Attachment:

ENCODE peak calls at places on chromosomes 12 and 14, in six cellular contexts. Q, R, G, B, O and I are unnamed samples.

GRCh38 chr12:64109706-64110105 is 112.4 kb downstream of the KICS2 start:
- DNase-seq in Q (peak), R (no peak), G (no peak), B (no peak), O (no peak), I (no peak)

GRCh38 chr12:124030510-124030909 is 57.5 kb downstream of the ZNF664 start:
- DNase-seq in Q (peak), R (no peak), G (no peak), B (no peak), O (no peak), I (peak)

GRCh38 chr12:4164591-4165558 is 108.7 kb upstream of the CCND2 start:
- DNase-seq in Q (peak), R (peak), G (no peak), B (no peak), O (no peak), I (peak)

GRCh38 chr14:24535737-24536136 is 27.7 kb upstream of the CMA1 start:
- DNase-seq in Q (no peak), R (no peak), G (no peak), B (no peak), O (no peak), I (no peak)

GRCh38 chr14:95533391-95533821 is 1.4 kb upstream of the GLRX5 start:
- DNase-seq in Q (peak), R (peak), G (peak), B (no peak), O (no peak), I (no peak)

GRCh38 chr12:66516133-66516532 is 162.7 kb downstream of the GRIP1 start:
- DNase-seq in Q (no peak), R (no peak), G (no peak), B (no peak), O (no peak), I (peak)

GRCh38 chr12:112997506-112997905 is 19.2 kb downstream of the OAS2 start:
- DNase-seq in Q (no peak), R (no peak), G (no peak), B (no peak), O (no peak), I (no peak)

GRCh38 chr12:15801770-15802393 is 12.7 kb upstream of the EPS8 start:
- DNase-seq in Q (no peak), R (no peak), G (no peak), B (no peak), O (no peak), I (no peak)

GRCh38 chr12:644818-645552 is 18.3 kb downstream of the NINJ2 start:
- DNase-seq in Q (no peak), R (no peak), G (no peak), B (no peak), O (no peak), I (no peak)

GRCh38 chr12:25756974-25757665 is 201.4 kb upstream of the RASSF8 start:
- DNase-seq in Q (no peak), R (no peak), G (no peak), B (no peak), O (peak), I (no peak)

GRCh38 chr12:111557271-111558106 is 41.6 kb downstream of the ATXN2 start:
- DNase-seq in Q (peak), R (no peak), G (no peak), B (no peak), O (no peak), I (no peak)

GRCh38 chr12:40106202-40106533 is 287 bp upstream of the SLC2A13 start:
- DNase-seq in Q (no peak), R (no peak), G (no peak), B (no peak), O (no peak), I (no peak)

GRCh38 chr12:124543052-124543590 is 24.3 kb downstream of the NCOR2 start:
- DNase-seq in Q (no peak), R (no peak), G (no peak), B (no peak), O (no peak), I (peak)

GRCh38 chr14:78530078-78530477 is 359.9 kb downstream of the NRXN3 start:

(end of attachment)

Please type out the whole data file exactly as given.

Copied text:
ENCODE peak calls at places on chromosomes 12 and 14, in six cellular contexts. Q, R, G, B, O and I are unnamed samples.

GRCh38 chr12:64109706-64110105 is 112.4 kb downstream of the KICS2 start:
- DNase-seq in Q (peak), R (no peak), G (no peak), B (no peak), O (no peak), I (no peak)

GRCh38 chr12:124030510-124030909 is 57.5 kb downstream of the ZNF664 start:
- DNase-seq in Q (peak), R (no peak), G (no peak), B (no peak), O (no peak), I (peak)

GRCh38 chr12:4164591-4165558 is 108.7 kb upstream of the CCND2 start:
- DNase-seq in Q (peak), R (peak), G (no peak), B (no peak), O (no peak), I (peak)

GRCh38 chr14:24535737-24536136 is 27.7 kb upstream of the CMA1 start:
- DNase-seq in Q (no peak), R (no peak), G (no peak), B (no peak), O (no peak), I (no peak)

GRCh38 chr14:95533391-95533821 is 1.4 kb upstream of the GLRX5 start:
- DNase-seq in Q (peak), R (peak), G (peak), B (no peak), O (no peak), I (no peak)

GRCh38 chr12:66516133-66516532 is 162.7 kb downstream of the GRIP1 start:
- DNase-seq in Q (no peak), R (no peak), G (no peak), B (no peak), O (no peak), I (peak)

GRCh38 chr12:112997506-112997905 is 19.2 kb downstream of the OAS2 start:
- DNase-seq in Q (no peak), R (no peak), G (no peak), B (no peak), O (no peak), I (no peak)

GRCh38 chr12:15801770-15802393 is 12.7 kb upstream of the EPS8 start:
- DNase-seq in Q (no peak), R (no peak), G (no peak), B (no peak), O (no peak), I (no peak)

GRCh38 chr12:644818-645552 is 18.3 kb downstream of the NINJ2 start:
- DNase-seq in Q (no peak), R (no peak), G (no peak), B (no peak), O (no peak), I (no peak)

GRCh38 chr12:25756974-25757665 is 201.4 kb upstream of the RASSF8 start:
- DNase-seq in Q (no peak), R (no peak), G (no peak), B (no peak), O (peak), I (no peak)

GRCh38 chr12:111557271-111558106 is 41.6 kb downstream of the ATXN2 start:
- DNase-seq in Q (peak), R (no peak), G (no peak), B (no peak), O (no peak), I (no peak)

GRCh38 chr12:40106202-40106533 is 287 bp upstream of the SLC2A13 start:
- DNase-seq in Q (no peak), R (no peak), G (no peak), B (no peak), O (no peak), I (no peak)

GRCh38 chr12:124543052-124543590 is 24.3 kb downstream of the NCOR2 start:
- DNase-seq in Q (no peak), R (no peak), G (no peak), B (no peak), O (no peak), I (peak)

GRCh38 chr14:78530078-78530477 is 359.9 kb downstream of the NRXN3 start: